Alexander Zverev talks like a champion and now he believes he is ready to become one. “I played great on the hard courts so far, won two tournaments, Montreal and Washington back to back, and I felt like I could compete and beat anyone,” Zverev told a news conference at the U.S. Open on Saturday.
The 20-year-old German has been the revelation of 2017, picking up five titles, including two Masters 1000 titles.
His wins over Novak Djokovic in the Rome final and Roger Federer in the Montreal final have helped to elevate him into the top 10 and he is seeded fourth in New York.
He has yet to go beyond the last 16 at a grand slam but with Djokovic, defending champion Stan Wawrinka and Andy Murray all missing through injury, this could be his time.
“I feel different about this grand slam than I have felt before about the grand slams,” Zverev said.
“Roger and Rafa (Nadal) are the biggest favourites still but… hopefully I can get to those guys.”
Making the step up from tournament winner to grand slam champion is a big leap but Zverev pushed Nadal to five sets at the Australian Open in January, was edged out in five sets by Milos Raonic in the last 16 at Wimbledon and feels he is on the verge of a breakthrough.
“This year I haven’t played bad at grand slams, I just had very tough draws,” said Zverev, who also lost in five sets to Fernando Verdasco at the French Open.
“It’s just here and there, a few points decided both of those matches (against Nadal and Raonic) and who knows what could have been if I won those matches.
“But getting over one of those matches and beating one of the big, big names in tennis in a five-set match, that’s, I think, where the success will come in.”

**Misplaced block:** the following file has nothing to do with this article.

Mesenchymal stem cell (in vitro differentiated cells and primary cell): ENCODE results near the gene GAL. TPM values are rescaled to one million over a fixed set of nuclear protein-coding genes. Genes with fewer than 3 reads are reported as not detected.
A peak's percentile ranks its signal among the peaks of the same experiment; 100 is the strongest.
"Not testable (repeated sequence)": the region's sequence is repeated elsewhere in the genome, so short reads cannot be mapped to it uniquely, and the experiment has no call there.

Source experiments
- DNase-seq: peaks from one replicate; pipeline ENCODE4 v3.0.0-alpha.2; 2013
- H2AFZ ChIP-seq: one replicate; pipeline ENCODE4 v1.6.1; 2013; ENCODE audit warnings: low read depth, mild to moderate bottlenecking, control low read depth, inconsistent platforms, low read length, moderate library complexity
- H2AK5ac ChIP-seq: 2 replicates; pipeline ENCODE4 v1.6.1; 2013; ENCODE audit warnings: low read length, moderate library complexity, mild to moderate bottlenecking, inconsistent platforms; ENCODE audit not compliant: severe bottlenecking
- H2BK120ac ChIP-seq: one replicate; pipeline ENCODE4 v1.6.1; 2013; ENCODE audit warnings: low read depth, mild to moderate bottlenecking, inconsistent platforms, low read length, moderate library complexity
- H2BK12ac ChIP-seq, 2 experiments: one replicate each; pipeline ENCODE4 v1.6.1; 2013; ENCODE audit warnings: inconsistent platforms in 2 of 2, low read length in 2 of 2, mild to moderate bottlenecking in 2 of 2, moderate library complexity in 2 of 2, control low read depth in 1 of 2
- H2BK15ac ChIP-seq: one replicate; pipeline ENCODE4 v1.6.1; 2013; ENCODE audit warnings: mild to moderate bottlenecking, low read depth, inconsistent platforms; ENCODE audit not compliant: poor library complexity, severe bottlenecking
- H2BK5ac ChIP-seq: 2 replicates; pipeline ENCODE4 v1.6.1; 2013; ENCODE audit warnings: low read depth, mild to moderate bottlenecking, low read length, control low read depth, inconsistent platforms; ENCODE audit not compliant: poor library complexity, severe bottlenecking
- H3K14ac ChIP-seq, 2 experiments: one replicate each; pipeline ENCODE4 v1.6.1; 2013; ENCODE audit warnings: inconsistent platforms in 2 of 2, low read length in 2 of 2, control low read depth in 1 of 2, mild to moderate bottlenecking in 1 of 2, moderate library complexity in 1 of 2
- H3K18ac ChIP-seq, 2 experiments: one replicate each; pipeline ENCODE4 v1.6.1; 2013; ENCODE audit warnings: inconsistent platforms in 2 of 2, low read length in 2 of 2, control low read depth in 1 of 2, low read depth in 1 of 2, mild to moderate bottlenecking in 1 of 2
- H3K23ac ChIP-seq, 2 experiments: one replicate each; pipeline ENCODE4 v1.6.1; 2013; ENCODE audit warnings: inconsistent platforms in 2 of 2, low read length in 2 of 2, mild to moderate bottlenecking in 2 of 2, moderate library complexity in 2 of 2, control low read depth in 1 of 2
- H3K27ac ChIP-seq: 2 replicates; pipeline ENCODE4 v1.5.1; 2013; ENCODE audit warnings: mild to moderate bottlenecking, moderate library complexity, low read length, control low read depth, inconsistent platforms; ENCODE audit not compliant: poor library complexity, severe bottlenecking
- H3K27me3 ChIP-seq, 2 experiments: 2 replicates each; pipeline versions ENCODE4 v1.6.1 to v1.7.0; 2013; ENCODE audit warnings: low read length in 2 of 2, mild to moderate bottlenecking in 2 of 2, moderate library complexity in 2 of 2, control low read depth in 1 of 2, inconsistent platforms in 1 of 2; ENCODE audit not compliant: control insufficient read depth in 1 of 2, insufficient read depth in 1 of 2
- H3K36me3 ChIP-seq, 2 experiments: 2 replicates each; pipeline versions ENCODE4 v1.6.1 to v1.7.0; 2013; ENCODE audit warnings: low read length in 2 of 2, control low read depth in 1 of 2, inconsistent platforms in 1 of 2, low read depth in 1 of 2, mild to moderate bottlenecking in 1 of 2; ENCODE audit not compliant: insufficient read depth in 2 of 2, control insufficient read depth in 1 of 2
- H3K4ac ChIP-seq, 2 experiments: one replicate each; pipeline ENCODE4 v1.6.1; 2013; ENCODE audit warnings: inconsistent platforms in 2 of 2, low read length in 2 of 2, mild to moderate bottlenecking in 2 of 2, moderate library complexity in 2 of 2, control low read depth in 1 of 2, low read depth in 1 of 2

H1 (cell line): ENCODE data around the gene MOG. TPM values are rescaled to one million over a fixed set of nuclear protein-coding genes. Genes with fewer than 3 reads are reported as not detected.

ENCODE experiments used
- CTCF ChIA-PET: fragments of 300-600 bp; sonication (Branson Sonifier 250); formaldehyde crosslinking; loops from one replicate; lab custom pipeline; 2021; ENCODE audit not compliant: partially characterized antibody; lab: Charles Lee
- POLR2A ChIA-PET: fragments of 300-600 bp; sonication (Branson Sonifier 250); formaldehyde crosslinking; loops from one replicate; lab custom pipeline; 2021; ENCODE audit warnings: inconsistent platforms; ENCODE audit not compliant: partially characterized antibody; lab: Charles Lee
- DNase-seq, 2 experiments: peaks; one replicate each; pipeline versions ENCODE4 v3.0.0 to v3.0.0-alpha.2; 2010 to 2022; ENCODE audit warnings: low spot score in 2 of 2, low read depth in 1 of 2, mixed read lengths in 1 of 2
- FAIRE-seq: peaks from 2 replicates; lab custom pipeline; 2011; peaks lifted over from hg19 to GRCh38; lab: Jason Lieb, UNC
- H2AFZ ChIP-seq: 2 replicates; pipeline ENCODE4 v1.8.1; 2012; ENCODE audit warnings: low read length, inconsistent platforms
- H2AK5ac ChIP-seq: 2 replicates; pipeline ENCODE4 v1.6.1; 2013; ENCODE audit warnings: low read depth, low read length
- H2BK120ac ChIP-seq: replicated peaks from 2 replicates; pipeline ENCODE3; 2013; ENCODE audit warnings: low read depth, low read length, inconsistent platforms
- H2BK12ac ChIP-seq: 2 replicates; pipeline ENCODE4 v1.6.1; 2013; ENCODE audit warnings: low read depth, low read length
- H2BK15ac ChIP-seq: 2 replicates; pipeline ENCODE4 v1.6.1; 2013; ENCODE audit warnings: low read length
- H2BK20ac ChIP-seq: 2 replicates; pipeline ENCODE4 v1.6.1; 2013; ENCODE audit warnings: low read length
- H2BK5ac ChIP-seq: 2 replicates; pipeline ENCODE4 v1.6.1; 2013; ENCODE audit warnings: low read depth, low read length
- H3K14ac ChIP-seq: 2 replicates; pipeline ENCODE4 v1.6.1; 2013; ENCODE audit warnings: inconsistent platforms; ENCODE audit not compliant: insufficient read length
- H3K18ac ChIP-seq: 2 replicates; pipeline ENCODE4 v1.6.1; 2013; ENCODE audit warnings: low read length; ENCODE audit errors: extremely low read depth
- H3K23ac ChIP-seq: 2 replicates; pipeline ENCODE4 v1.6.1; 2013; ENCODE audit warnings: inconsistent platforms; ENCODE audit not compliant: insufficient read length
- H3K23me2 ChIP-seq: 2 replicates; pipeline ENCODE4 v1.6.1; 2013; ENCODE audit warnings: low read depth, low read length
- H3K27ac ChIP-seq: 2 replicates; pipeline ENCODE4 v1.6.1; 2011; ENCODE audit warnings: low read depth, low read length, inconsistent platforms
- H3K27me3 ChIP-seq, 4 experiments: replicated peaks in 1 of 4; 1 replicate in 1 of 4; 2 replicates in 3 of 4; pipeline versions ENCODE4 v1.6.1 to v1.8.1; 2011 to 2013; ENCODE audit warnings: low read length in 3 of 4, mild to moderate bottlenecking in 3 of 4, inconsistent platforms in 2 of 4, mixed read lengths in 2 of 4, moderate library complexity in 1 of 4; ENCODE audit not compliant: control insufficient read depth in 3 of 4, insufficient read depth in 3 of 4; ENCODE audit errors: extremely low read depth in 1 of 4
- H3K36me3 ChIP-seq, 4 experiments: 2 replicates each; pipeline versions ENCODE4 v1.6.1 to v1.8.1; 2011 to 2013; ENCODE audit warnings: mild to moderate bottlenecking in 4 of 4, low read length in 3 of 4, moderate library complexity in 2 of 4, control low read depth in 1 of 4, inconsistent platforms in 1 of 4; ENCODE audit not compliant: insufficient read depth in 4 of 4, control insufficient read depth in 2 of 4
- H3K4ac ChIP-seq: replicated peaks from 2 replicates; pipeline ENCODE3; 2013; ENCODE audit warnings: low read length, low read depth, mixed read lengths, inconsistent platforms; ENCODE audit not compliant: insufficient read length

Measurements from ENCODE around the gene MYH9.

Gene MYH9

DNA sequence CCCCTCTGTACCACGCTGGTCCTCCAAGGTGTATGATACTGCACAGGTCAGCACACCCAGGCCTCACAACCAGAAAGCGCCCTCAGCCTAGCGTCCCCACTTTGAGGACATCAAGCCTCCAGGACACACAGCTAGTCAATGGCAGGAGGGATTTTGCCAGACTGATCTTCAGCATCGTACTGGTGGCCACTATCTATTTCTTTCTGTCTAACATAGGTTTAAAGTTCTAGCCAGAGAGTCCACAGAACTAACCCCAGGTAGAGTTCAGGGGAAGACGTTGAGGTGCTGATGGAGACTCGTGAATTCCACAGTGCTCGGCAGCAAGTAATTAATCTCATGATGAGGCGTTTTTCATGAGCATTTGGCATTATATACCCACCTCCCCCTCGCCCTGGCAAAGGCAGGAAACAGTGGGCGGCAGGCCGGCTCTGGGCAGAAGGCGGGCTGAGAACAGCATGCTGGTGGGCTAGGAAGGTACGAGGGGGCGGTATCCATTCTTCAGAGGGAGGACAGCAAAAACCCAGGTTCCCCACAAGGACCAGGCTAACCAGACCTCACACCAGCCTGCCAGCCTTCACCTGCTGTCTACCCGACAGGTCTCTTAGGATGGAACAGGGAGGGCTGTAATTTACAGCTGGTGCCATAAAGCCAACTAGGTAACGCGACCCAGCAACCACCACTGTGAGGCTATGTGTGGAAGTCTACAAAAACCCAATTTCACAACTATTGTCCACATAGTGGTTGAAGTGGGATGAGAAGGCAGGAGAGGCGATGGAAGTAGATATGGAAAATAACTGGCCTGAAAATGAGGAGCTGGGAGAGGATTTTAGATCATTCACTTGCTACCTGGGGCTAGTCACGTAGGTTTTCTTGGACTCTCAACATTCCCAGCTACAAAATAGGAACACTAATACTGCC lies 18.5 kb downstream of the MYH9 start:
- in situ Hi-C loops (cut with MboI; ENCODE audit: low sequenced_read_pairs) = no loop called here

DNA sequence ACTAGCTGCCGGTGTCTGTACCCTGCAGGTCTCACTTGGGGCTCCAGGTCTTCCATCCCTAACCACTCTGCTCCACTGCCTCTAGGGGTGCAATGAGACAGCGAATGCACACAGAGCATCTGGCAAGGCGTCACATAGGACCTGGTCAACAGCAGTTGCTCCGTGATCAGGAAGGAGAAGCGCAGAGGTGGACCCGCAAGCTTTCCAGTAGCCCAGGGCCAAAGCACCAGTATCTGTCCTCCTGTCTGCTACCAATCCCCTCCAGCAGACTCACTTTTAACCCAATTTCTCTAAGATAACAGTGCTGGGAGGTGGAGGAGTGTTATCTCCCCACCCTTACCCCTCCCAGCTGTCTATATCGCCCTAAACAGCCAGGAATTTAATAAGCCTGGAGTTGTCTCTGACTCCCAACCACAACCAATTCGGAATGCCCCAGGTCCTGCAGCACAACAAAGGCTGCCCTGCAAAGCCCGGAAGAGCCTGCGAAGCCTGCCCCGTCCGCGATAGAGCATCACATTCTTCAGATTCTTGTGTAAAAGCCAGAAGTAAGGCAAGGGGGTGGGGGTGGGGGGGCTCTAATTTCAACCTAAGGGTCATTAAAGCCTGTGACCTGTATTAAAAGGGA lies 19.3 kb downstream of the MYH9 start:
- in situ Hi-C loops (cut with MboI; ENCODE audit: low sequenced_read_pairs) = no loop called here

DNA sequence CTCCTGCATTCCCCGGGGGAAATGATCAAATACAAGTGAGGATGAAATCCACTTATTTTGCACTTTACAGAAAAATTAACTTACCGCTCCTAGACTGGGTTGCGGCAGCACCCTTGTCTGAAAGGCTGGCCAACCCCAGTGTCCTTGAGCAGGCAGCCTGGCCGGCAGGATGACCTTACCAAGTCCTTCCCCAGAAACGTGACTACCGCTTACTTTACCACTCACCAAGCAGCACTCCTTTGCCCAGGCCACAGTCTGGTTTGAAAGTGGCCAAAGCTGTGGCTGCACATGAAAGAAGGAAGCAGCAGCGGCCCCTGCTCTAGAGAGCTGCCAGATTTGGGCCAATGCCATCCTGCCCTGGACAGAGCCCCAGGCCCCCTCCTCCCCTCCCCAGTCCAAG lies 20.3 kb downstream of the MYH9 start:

Having begun the year ranked 24, Zverev has stormed into the top 10 and is virtually certain to qualify for the season-ending ATP World Tour Finals for the first time.
It is a rise that was predicted by Federer and Nadal, both of whom have singled him out as a future world number one. His ascent to the top of the game has not been a shock to Zverev himself, either.
“You probably expect me to be super-surprised,” said Zverev, who pointed to the work he did in the off-season and throughout this year.
“I’m super-happy the way things are going but I’m not going to be satisfied with just being the number four seed. Doesn’t really matter at the end of the tournament what seed you were. It only matters how far you went and what matches you have won.
“Hopefully I can do that like I have done in other big events this year, and we will see how it will go down in the end,” added Zverev, who has been drawn against qualifier Darian King of Barbados in the first round of the Open, which starts on Monday.